From singing backing vocals for Jack Peñate at live shows to releasing her critically-acclaimed and Mercury Prize-nominated debut album, Jessie Ware’s rise over the past few years has been impressive to say the least. In fact, the plaudits for 2012’s Devotion were such that the 29-year-old ended up with nominations in the British Breakthrough and British Female categories at the 2013 BRIT Awards.
The record – produced by The Invisible’s Dave Okumu – was a breath of fresh air compared to the generic pop being produced at the time, with Ware’s soulful and sophisticated sound far more interesting than fellow BRIT Award nominees Emeli Sandé and Rita Ora. As a direct result of Devotion’s subtle brilliance, Ware quickly found herself playing to an ever-expanding fanbase across the world in a punishing tour schedule.
However, the madness of the post-Devotion period contributed significantly to the creation of her highly anticipated follow-up, Tough Love. The album’s title track, which also has the duty of leading off the record, was written by Ware “after a really gruelling period of shows, to the point where I had just completely run out of energy”. It is telling as well, with the beautifully understated track displaying the same world-weariness that made her debut so engrossing.
“It’s already that time that you hope my mind is true/ and I’ve been thinking of what to say or not to do/ So you wanna be a man about it, do you?” she sings, with her delicate, seductive vocal, over a flickering riff and sparse, atmospheric beats. The song lays down the foundation for a record that continues to draw on the expansive palette of synths heard on Devotion, while also adding new layers to take her to the next level.
One of the most obvious changes in direction on Tough Love is demonstrated on second single Say You Love Me, which was recorded with hit machine Ed Sheeran – who had previously worked with one of the record’s producers, Benny Blanco. It is Ware’s clearest attempt at trying to break into the mainstream, with the sultry soul ditched in favour of a big pop ballad that sounds very much like one of Sheeran’s own, barring the female vocal.
Considering that her best charting track from Devotion, the infectious Wildest Moments, only reached Number 46 in the UK Singles Chart, it was perhaps understandable that she decided to enlist Sheeran. Yet, while the song does feel like a departure – the chorus breaks into a full blown choir towards the end – Ware manages to pull it off and still retain all the qualities that made her such an engaging artist in the first place.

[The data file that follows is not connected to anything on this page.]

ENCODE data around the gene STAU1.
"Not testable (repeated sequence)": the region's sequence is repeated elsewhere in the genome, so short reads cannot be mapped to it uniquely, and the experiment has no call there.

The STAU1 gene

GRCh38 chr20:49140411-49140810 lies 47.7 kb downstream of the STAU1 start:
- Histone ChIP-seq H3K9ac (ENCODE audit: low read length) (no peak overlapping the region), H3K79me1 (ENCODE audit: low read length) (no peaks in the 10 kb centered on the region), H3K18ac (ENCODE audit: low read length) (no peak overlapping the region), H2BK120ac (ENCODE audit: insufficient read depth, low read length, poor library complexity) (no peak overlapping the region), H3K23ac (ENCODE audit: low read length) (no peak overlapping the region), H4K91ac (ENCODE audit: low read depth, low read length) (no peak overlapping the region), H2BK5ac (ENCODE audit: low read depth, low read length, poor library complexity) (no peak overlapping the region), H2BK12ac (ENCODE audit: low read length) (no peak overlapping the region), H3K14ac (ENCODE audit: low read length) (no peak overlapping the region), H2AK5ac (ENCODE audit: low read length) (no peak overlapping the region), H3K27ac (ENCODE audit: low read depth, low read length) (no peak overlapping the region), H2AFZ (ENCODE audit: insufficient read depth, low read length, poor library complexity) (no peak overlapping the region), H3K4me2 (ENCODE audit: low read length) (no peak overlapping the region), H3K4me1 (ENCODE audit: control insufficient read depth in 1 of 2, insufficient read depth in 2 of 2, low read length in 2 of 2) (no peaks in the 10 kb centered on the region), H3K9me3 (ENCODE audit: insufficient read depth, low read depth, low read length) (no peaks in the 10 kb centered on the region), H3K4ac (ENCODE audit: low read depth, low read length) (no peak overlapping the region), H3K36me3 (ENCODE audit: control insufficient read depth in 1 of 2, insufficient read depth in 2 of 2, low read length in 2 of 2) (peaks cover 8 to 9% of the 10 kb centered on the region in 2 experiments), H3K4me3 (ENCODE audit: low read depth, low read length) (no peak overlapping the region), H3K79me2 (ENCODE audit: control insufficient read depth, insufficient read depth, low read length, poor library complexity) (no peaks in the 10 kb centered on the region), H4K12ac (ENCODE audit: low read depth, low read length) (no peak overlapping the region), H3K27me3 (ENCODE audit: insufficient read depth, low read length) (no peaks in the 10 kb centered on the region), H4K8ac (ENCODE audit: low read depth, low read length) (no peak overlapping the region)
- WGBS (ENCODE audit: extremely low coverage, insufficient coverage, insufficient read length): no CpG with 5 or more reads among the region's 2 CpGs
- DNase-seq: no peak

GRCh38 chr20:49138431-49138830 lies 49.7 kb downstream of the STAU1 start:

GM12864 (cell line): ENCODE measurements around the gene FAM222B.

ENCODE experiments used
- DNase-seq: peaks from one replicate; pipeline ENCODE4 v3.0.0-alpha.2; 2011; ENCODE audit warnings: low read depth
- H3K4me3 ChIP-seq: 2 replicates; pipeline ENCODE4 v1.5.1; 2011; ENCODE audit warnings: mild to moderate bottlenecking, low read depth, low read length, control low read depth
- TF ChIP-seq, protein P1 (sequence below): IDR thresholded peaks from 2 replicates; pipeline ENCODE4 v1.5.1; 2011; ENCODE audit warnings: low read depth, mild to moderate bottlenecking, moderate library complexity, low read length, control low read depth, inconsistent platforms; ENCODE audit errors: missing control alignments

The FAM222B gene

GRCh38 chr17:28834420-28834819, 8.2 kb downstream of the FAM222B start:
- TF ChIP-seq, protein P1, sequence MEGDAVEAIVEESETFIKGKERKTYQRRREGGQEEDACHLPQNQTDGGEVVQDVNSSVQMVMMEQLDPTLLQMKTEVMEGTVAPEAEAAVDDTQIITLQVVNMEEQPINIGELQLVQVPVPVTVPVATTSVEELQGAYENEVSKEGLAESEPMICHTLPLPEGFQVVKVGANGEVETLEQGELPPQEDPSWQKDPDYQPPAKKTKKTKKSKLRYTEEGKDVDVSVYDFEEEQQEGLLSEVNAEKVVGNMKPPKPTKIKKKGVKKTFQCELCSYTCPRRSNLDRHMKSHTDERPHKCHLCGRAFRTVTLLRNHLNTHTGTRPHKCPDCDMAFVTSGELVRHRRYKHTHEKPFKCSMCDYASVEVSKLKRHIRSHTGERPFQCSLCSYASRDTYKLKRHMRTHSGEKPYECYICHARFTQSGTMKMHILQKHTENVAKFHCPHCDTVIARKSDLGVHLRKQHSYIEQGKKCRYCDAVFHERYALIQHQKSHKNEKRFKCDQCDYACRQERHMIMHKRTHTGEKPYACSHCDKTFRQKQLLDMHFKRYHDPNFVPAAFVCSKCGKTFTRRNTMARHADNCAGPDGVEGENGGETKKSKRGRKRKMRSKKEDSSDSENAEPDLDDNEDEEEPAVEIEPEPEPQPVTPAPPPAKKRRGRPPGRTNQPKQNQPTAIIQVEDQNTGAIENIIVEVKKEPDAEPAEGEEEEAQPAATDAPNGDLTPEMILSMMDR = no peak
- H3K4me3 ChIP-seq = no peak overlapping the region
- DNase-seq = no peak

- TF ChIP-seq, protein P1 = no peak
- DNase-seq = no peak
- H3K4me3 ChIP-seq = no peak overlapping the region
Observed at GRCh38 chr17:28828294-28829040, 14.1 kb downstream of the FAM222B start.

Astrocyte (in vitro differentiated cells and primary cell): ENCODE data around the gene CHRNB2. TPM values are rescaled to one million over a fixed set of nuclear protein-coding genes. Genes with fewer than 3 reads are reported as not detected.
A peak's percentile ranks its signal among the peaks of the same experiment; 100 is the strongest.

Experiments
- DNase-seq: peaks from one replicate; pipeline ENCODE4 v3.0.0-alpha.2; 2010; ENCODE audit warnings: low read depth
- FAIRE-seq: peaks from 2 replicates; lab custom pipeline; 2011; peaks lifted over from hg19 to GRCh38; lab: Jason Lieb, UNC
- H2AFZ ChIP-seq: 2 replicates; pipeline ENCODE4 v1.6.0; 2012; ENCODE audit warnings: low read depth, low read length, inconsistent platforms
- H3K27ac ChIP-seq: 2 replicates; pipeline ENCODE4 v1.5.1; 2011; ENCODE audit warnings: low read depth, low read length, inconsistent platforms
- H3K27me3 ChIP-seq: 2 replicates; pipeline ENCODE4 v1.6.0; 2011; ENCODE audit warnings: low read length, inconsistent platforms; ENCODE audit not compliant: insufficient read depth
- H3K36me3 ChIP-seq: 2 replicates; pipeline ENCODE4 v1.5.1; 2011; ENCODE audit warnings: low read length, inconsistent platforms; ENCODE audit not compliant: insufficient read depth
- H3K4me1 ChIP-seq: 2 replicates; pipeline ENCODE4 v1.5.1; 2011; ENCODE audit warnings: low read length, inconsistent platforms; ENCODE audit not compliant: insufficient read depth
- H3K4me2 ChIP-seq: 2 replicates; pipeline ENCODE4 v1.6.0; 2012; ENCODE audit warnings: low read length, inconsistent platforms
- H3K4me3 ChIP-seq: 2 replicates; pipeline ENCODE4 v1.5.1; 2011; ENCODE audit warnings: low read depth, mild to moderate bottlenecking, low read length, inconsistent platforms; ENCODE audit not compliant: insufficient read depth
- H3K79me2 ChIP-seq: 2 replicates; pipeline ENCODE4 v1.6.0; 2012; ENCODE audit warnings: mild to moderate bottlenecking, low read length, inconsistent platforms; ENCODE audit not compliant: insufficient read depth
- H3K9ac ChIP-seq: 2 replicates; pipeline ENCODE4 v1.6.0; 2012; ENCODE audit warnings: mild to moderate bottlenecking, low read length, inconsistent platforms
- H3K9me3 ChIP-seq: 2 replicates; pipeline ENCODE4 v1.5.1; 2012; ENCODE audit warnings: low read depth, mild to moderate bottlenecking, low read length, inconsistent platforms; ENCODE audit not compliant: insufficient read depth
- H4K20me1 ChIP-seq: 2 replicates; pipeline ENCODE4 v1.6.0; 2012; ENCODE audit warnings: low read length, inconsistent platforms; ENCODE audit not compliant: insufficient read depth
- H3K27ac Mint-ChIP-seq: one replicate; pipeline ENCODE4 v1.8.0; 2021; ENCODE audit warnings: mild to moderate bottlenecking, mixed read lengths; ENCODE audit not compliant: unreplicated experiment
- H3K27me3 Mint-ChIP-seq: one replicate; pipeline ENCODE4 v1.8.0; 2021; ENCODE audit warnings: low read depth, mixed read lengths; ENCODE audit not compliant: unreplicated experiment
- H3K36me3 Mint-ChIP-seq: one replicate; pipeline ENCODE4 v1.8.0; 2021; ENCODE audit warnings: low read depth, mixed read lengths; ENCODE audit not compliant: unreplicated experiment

There is also a confidence in the song that reverberates throughout the rest of the LP, which results in Tough Love being far less downbeat than its predecessor. Champagne Kisses is more playful than Ware has ever been before, with its scattered beat building towards a chorus that captures her incredible vocal range, while Sweetest Song and Cruel revolve around irresistible R&B hooks and spacious synths.
That said, there are still moments of melancholy in the elegant You & I (Forever), which sees Ware’s effortless vocal rest on a luscious bed of swarming synths, and the dramatic pop ballad Pieces. But it is the fun side of Tough Love that really makes a mark, with tracks such as the magnificent Want Your Feeling – a collaboration with Dev Hynes (Blood Orange) – and the electrifying Keep On Lying confirming what a special talent Ware is.
By the record’s conclusion, it really feels as though Jessie Ware has taken a significant stride forward. Tough Love may not be perfect – Kind of… Sometimes…Maybe lacks the direction that is evident elsewhere – but for the most part, it is an assured collection of songs that exudes the confidence of an artist at the peak of her powers. If Ware did feel any pressure to replicate the success of her debut, it certainly doesn’t show here.